It will become illegal for landlords to have blanket bans on renting to families with children or those in receipt of benefits.
At Horizon Lets we believe that it is only right that families with children or those in receipt of benefits are not discriminated against, but we also think that the benefits system needs to be improved at the same time.
Our Lettings Manager Samantha notes: “We would also like to see direct payments to landlords from Universal Credit from the word go, without having to wait until a tenant is seriously in arrears. It will make a big difference to private landlords when assessing whether a potential tenant can afford and be reliable with the monthly rent payments.”
Requests for Pets
Many tenants now looking for rental properties are pet owners, yet very few landlords are open to the idea of renting to them.
The new proposal will mean tenants have a right to request a pet in the property, and landlords will not be able to unreasonably refuse them.
At Horizon Lets we already encourage landlords with suitable properties to consider letting to responsible pet owners. Such tenants are very likely to want to stay in a property for the longer term and make it their home.
All Renters to be Moved Onto Periodic Tenancies
The Government is planning for all tenants to be moved onto a single system of periodic tenancies.
This will mean renters can leave sub-par housing without being held liable for the rent. They will also be able to move more easily if and when their circumstances change.
In effect, a tenancy will only end if a renter decides to end it whereas a landlord will have to have a valid reason.
This is quite a significant change and whilst it proposes much in the way of flexibility, it does not offer security to anyone looking for a long term tenancy.
Local Councils to Have Stronger Powers
Councils will be granted more power to tackle landlords who let out unsafe properties and there will be an increase fines for serious offences.
The government is hoping that landlords who fail to keep up with safety regulations and other legislation, such as licensing, will be exposed more quickly and punished more effectively.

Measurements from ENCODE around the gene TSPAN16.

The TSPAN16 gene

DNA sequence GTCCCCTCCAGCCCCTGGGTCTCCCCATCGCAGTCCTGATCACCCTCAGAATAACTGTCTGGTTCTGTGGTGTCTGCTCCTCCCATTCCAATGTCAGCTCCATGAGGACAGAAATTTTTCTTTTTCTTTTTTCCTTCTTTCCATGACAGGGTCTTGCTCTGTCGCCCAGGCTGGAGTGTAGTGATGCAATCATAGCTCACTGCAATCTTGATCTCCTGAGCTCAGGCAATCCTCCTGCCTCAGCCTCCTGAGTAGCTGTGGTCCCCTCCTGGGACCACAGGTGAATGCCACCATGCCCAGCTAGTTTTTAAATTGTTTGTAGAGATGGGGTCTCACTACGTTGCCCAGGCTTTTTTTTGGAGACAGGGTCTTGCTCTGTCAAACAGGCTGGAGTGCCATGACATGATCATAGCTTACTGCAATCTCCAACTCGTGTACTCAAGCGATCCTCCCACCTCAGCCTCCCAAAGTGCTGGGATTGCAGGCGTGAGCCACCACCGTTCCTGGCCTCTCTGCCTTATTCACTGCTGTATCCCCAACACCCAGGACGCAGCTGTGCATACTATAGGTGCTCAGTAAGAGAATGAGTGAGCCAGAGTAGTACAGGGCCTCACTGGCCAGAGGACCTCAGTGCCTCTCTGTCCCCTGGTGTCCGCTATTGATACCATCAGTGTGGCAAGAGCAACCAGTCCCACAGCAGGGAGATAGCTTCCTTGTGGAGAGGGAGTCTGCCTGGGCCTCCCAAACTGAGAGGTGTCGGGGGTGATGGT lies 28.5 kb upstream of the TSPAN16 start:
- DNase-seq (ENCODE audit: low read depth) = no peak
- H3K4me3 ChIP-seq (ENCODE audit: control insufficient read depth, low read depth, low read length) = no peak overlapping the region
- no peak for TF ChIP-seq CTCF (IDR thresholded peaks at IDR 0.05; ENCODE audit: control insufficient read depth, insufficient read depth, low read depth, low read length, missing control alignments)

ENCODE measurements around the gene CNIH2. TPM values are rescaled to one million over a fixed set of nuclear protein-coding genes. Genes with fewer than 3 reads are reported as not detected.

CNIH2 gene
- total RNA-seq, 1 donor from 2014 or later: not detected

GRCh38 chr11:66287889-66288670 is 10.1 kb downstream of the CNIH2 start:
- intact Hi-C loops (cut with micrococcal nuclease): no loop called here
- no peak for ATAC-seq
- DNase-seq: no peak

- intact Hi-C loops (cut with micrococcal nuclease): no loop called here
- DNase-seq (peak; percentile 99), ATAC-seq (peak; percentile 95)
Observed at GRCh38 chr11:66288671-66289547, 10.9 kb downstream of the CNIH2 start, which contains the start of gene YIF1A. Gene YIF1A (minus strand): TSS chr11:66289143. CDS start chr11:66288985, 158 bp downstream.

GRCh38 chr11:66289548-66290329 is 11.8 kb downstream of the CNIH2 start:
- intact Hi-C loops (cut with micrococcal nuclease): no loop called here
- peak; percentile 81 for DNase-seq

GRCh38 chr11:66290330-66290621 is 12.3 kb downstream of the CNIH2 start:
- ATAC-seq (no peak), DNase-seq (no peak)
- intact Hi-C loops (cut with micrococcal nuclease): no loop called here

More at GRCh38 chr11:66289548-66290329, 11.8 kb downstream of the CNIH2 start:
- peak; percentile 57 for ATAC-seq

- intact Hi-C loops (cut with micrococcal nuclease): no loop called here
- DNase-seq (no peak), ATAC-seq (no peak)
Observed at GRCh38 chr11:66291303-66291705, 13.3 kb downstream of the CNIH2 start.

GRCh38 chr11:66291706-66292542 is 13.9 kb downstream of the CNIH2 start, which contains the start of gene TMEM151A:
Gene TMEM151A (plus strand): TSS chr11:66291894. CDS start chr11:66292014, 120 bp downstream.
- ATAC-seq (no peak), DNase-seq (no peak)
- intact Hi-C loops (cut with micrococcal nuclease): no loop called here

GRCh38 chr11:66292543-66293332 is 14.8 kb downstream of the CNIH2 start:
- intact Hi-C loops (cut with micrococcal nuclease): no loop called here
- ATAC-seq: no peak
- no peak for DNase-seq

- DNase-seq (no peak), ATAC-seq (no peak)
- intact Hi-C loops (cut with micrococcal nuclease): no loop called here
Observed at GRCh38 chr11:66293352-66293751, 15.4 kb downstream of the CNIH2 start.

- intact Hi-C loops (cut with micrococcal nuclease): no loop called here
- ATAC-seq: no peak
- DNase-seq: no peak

What Does This Mean for Investors?
While the new proposals are mainly welcomed, many industry insiders are warning the Government to be careful not to discourage property investors and landlords.
Ben Beadle, chief executive of the National Residential Landlords Association said: ‘We will be analysing the Government’s plans carefully to ensure they meet this test. A failure to do so will exacerbate the housing crisis at a time when renters are struggling to find the homes they need.
‘The eventual legislation needs to recognise that government actions have led to a shortage of supply in the sector at a time of record demand.
‘It is causing landlords to leave the sector and driving up rents when people can least afford it.’
At Horizon Lets we know first-hand that the private rental market has tenant demand outstripping available properties. We have also seen years of tax and regulatory changes that do not incentivise investment, especially from single property landlords who make up a large sector of the market.
We sincerely hope that the eventual legislation doesn’t deter landlords from investing in the sector. At Horizon Lets we are confident that all our properties are of a good standard and provide our tenants with a safe and comfortable home. Our landlords want happy tenants who stay for a long time and take care of their property investment, and this new legislation will not change that at all!
We will be watching carefully as the Bill is debated in Parliament and, with the news that Section 21 is to be outlawed, we will be rooting for a strengthened and improved Section 8 system. With the inclusion of some mandatory grounds and an Ombudsman that operates outside the slow and costly court system this could be a change that actually works for the better for good landlords.